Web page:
Stop right there, I can hear you saying: What’s edifying about that? But before you decide that this can’t be saintly behavior, consider that he is on the Western calendar as well (July 1; East is the 21st). And his nuttiness paid off.

People mocked him and beat him and he cured the blind and the possessed and converted sinners from the error of their ways. It was only after he died and was buried in a grave marked for the homeless that the truth came out, leaked from heaven by the sound of angelic choirs singing. Crazy.

Then there’s St. Isadora. Living during the fourth century in Egypt, she is one of the earliest recorded fools for Christ. She was a nun who even the other nuns could not stand. She worked in the kitchen away from the others and lived on whatever scraps were left on their plates, plus the dishwater.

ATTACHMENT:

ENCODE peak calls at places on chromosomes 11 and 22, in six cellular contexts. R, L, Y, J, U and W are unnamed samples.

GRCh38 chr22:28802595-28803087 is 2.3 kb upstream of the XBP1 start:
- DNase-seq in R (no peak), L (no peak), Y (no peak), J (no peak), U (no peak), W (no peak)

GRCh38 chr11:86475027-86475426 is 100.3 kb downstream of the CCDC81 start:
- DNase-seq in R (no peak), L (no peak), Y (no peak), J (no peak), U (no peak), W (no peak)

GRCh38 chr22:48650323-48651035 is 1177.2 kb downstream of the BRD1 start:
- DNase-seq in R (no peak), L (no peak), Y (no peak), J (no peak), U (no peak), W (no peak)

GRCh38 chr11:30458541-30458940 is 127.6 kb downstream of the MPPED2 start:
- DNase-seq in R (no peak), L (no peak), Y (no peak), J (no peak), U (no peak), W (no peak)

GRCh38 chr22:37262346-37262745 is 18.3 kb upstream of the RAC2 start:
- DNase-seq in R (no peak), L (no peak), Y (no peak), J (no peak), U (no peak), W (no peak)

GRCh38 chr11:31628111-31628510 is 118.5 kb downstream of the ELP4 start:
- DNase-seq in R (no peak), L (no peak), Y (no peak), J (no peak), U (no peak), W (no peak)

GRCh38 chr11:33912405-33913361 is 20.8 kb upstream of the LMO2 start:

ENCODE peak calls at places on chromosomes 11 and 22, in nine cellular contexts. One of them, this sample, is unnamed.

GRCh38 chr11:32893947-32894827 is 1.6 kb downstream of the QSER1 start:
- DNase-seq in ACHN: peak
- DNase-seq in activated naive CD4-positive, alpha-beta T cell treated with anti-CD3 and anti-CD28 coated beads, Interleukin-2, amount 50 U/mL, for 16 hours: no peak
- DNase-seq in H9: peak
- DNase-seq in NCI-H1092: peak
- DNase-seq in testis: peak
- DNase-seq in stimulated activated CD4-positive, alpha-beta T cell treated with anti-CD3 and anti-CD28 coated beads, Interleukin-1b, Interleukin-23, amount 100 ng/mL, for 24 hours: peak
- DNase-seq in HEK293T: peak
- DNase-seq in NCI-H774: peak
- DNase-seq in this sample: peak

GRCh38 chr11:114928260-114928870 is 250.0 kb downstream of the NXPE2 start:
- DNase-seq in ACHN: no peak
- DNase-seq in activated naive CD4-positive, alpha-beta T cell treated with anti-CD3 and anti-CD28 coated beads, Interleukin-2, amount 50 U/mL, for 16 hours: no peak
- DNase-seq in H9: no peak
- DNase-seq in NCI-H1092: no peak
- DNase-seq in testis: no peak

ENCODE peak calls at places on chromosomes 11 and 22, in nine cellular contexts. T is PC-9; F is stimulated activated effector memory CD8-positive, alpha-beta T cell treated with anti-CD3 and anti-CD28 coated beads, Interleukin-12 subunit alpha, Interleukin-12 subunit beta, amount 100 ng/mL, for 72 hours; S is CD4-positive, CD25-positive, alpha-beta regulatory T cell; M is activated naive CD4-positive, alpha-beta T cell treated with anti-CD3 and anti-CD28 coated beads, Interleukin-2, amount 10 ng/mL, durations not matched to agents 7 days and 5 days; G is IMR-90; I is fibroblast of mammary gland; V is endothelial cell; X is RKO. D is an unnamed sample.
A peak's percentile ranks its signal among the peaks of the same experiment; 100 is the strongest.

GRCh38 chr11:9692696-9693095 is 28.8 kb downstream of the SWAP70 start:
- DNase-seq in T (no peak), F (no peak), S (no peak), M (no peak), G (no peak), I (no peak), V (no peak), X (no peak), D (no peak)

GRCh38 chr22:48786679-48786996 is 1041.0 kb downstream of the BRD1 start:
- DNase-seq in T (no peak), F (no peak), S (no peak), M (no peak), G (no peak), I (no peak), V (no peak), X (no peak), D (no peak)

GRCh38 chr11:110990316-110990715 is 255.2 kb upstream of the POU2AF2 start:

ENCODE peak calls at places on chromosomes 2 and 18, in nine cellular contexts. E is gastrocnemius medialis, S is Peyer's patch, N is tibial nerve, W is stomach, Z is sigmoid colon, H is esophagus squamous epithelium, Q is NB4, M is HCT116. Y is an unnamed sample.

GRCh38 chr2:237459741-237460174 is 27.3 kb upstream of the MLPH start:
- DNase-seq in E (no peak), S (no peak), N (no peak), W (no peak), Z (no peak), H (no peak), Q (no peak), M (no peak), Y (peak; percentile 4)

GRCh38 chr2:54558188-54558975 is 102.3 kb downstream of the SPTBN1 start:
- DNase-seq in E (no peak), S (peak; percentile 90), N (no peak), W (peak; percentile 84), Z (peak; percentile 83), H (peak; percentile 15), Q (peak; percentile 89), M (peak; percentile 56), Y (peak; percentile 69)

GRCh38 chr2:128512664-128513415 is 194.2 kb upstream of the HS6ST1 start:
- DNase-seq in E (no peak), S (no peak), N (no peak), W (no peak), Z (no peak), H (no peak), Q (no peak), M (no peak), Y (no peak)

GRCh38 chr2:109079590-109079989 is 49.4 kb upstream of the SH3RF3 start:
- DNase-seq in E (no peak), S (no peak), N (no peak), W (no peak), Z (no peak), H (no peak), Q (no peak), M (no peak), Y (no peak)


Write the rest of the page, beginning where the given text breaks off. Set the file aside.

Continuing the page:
One day the holy hermit Piteroum received a visit from an angel who challenged him: Huh, (I paraphrase) you think you’re so holy just because you live in the desert? Let me show you someone who has got it over you. And he led him to the convent where the hapless St. Isadora lived. She’s the one wearing the crown, the angel said. St. Piteroum met each of the nuns in turn. No crown.

St. Isadora. Photo: Public Domain

Finally, somebody called Isadora, who didn’t come but was then dragged forcibly from the kitchen. She wore a dishrag on her head and a mystical crown hovering delicately just above it. This vision prompted the other nuns to shamefacedly confess their sins against her: dumping dishwater over her head, punching her, rubbing her face in plaster, all while – come to think of it – she had never complained.